Whether it is a modern metropolis, a quiet spa town or lonely nature – Estonia offers a wide range of different travel destinations. So shopping tourists will not be disappointed in Tallinn, those looking for relaxation can relax in Pärnu, Haapsalu or on the Estonian islands, nature lovers will find a wonderful setting for hiking and wildlife observation in the Lahemaa or Soomaa national parks. It is the diversity that inspires in Estonia!
The capital Tallinn, formerly known as Reval according to Countryaah, forms the center of the country and is a magnet for visitors. It is the linchpin, as most of the Estonia holidaymakers travel to Tallinn via Tallinn. For a European capital, Tallinn is comparatively small with just 400,000 inhabitants. But this almost familiar appearance is what makes it so attractive. You can get to know Tallinn very well in just a few days, so that a long weekend for a city trip is also worthwhile. At the same time, there are so many beautiful corners, peculiarities and peculiarities to discover that you can spend a week in the city on the Gulf of Finland without getting bored.
Tallinn has flair: the well-preserved medieval cityscape with its winding cobblestone streets, rock-solid city walls, massive defensive towers and pointed-gabled merchant houses is pretty to look at. City guides stroll through the market square in historical gaps, traditional handicrafts and woolen goods are sold in small shops, medieval-style restaurants with names such as Olde Hanse or Peppersack offer wild boar dishes, hearty garlic bread and honey beer. In the old town, which has been a UNESCO World Heritage Site since 1997, the visitor feels transported to another time.
As the largest city in Estonia, historic Tallinn actually consisted of two parts of the city: clergy and nobles resided on Toompea. The townspeople, merchants and craftsmen lived in the lower town.
You should take your time for a tour of the old town. We start in the lower town, on Rathausplatz: This is where public life has been taking place for many centuries. Restaurants and cafés line the square; festivals, markets and open-air events are held here. The pretty town hall, first mentioned in 1322, towers over the scenery with its late Gothic facade. If you want, you can climb into the tower via a narrow spiral staircase and you will be rewarded with a great view. Diagonally across from the town hall you can admire the town hall pharmacy from 1422 – one of the oldest pharmacies ever.
A constant companion on the tour is the old, massive city wall. It originated in the 13th century. Many of the towers are still preserved today. “Kiek in de Kök” is the name of an old cannon tower from the 15th century that is well worth seeing. Today it houses the city and military history museum. The “Big Margaret”, an old fortified tower with a diameter of 25 meters, houses the Museum of Seafaring. At “her feet” is the “Katkenud liin” (Broken Line) monument – it is dedicated to the 852 victims of the sinking of the Estonia ferry in 1994.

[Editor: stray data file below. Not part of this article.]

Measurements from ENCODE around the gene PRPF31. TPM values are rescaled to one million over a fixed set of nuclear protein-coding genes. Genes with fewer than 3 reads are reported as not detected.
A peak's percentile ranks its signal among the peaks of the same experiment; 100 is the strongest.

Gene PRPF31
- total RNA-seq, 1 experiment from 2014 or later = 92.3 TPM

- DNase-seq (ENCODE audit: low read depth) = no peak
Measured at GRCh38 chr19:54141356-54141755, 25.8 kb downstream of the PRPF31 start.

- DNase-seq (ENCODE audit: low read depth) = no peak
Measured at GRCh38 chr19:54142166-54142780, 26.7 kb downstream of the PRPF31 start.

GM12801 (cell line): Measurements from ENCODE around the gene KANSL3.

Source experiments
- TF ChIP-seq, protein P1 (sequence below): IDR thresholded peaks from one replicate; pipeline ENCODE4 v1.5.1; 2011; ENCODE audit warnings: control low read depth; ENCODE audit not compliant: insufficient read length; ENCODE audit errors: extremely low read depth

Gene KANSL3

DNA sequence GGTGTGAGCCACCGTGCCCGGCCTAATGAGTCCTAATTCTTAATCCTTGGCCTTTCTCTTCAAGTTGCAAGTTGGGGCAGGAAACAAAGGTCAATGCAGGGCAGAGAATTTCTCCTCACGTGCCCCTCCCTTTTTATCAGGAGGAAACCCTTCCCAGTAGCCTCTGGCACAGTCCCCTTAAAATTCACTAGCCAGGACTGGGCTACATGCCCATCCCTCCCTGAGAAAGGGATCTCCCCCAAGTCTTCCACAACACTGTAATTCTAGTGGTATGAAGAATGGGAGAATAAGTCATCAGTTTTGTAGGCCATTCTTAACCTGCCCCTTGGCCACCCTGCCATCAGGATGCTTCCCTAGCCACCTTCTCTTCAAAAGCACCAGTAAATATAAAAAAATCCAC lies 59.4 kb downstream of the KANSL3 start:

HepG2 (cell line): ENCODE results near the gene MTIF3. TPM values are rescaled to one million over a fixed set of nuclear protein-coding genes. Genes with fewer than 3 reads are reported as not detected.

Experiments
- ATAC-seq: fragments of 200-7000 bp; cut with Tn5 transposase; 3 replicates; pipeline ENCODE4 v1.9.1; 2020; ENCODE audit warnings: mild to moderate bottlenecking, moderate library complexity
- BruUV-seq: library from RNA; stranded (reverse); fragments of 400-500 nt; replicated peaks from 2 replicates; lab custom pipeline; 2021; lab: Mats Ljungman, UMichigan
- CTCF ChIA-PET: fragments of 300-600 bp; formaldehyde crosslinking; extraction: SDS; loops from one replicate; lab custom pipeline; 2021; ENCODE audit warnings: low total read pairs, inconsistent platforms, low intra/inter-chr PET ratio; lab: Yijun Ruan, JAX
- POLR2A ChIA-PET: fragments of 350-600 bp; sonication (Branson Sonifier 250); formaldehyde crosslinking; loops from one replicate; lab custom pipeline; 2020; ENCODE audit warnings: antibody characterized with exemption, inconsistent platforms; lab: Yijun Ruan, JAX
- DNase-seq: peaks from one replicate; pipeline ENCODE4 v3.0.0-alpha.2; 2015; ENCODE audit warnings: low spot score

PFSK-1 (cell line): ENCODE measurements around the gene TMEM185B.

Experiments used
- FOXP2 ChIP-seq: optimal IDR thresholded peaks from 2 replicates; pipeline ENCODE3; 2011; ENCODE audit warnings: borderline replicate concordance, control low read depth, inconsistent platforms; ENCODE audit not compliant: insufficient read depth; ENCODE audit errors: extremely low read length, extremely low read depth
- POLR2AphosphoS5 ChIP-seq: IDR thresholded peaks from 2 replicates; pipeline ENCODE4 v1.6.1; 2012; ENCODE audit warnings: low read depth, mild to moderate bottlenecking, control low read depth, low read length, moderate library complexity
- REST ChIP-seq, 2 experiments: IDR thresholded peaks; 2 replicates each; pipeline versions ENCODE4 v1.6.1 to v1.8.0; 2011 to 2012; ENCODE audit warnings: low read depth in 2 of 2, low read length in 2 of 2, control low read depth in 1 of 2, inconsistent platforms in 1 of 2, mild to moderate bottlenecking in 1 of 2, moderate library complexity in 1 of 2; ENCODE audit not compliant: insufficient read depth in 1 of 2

The Viru Gate in the southeast of the old town can still be admired as one of the two preserved city gates. The wool market, where textiles and handicrafts are sold, takes place every day near the Viru gate. The Pikk is a street that you should follow in peace: this is where the guild houses are. Unmarried merchants of German descent resided in the House of the Blackheads. The facade of the pretty building is in the style of the Dutch Renaissance.
Now into the world of the clergy and nobles: to Toompea. Here you can visit Tallinn Castle, today the seat of Parliament. The building received its current appearance through renovation work under Tsarina Catherine II in the 18th century. The neighboring Alexander Nevsky Cathedral was built at the end of the 19th century. The onion domes, a thoroughly Russian architectural feature, symbolize the Russification of Estonia. From the Domberg you have a great view of the lower town from a viewing platform.
In addition to the medieval flair, the picturesque and dreamy, there is also another Tallinn: Outside the city walls, the modern economic center pulsates, further out in the outskirts, ailing apartment blocks bear witness to the era of socialism. A side of Tallinn that you can hardly guess once you have immersed yourself in the pretty old town.
Outside the old town, however, there are still a few things to see: The suburb of Kadriorg was created by Tsar Peter I, who had a summer residence built here – the Katharinental Palace. An elegant quarter with neat wooden houses was built around the castle. The Estonian Art Museum Kumu can also be found in the extensive park surrounding the castle.
For a nice view of Tallinn you can go to Pirita. Here is the marina and on the sandy beach the Estonians sunbathe in good weather, kite or surf in good winds.
Tip: If you prefer it a little quieter, you should visit Tallinn during the week. At the weekend, countless holidaymakers come in, including many Finns (Helsinki is only 80 kilometers away), who indulge in inexpensive alcohol, and make Tallinn a party city.